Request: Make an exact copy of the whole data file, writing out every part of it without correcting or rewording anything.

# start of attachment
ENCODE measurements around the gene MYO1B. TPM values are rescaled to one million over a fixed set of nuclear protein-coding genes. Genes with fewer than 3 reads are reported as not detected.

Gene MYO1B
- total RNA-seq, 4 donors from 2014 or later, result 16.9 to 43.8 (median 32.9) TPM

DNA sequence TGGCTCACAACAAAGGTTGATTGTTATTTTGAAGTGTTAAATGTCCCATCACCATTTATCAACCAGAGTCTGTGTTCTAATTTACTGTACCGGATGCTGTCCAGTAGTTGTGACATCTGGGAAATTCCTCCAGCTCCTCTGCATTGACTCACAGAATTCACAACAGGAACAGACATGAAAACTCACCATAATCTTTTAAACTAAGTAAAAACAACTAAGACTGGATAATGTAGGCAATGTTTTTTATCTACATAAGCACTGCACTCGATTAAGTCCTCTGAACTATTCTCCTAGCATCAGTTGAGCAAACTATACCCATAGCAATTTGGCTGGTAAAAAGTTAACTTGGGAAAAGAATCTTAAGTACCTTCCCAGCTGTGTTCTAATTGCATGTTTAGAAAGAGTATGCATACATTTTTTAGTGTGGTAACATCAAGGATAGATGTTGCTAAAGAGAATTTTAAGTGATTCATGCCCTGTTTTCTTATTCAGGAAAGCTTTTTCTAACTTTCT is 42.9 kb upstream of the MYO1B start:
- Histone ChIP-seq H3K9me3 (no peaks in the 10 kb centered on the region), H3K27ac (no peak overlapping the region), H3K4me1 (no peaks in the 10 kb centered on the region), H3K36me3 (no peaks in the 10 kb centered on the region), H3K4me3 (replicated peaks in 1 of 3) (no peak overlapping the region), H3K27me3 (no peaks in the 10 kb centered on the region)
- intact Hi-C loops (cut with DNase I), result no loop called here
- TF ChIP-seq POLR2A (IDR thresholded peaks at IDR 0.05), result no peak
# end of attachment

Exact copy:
ENCODE measurements around the gene MYO1B. TPM values are rescaled to one million over a fixed set of nuclear protein-coding genes. Genes with fewer than 3 reads are reported as not detected.

Gene MYO1B
- total RNA-seq, 4 donors from 2014 or later, result 16.9 to 43.8 (median 32.9) TPM

DNA sequence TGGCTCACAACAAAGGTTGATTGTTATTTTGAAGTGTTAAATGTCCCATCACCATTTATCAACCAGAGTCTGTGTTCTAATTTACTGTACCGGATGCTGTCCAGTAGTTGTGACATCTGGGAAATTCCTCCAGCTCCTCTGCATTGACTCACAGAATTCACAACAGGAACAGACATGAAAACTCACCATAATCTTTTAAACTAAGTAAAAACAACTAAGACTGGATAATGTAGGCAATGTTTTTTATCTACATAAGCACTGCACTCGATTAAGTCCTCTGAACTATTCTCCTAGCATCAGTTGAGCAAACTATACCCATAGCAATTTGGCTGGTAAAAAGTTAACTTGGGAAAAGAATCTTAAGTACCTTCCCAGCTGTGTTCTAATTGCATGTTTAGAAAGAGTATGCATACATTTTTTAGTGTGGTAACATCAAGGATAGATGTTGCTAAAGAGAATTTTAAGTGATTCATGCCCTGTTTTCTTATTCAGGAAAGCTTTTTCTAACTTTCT is 42.9 kb upstream of the MYO1B start:
- Histone ChIP-seq H3K9me3 (no peaks in the 10 kb centered on the region), H3K27ac (no peak overlapping the region), H3K4me1 (no peaks in the 10 kb centered on the region), H3K36me3 (no peaks in the 10 kb centered on the region), H3K4me3 (replicated peaks in 1 of 3) (no peak overlapping the region), H3K27me3 (no peaks in the 10 kb centered on the region)
- intact Hi-C loops (cut with DNase I), result no loop called here
- TF ChIP-seq POLR2A (IDR thresholded peaks at IDR 0.05), result no peak